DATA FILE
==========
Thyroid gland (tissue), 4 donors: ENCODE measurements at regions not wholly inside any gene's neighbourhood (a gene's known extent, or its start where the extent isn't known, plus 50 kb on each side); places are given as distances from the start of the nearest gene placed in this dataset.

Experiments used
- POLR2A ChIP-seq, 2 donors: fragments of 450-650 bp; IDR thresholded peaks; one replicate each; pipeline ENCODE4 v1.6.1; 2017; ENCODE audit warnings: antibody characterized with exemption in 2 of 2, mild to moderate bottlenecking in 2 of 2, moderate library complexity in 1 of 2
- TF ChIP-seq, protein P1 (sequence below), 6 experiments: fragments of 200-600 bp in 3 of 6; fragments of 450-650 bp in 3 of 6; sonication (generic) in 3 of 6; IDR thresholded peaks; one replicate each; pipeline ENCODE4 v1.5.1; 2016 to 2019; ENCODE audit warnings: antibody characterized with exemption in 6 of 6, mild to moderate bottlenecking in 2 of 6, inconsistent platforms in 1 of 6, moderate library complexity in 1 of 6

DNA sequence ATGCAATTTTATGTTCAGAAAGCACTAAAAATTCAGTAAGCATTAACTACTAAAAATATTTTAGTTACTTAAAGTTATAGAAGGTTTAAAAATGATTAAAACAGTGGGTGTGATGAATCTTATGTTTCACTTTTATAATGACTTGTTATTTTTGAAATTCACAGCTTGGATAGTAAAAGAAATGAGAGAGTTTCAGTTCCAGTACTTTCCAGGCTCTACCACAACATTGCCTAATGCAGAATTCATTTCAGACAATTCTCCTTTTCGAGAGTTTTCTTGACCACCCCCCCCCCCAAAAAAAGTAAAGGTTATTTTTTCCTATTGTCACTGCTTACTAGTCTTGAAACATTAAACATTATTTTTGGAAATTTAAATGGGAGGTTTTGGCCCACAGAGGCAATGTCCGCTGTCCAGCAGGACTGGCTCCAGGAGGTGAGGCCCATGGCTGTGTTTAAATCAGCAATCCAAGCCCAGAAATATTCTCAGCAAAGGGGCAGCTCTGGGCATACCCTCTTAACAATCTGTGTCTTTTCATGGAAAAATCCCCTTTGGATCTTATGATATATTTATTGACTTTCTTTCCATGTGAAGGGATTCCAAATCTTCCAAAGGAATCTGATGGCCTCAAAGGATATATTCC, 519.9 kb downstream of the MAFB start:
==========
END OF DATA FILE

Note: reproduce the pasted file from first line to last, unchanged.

Thyroid gland (tissue), 4 donors: ENCODE measurements at regions not wholly inside any gene's neighbourhood (a gene's known extent, or its start where the extent isn't known, plus 50 kb on each side); places are given as distances from the start of the nearest gene placed in this dataset.

Experiments used
- POLR2A ChIP-seq, 2 donors: fragments of 450-650 bp; IDR thresholded peaks; one replicate each; pipeline ENCODE4 v1.6.1; 2017; ENCODE audit warnings: antibody characterized with exemption in 2 of 2, mild to moderate bottlenecking in 2 of 2, moderate library complexity in 1 of 2
- TF ChIP-seq, protein P1 (sequence below), 6 experiments: fragments of 200-600 bp in 3 of 6; fragments of 450-650 bp in 3 of 6; sonication (generic) in 3 of 6; IDR thresholded peaks; one replicate each; pipeline ENCODE4 v1.5.1; 2016 to 2019; ENCODE audit warnings: antibody characterized with exemption in 6 of 6, mild to moderate bottlenecking in 2 of 6, inconsistent platforms in 1 of 6, moderate library complexity in 1 of 6

DNA sequence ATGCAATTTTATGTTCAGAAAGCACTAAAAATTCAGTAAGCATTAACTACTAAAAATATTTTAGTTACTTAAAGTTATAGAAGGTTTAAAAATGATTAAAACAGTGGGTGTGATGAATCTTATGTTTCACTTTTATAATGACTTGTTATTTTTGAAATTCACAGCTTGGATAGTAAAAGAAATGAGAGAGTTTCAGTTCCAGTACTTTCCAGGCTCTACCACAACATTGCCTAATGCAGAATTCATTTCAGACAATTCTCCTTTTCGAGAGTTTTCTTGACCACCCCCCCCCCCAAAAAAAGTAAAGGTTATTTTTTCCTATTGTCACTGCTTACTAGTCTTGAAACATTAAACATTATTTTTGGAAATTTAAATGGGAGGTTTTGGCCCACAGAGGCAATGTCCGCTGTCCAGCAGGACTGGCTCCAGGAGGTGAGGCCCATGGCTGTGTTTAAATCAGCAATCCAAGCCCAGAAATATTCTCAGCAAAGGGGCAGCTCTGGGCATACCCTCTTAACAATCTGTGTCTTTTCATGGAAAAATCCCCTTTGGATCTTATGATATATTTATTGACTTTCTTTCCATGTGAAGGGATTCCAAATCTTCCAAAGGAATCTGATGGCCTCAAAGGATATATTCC, 519.9 kb downstream of the MAFB start: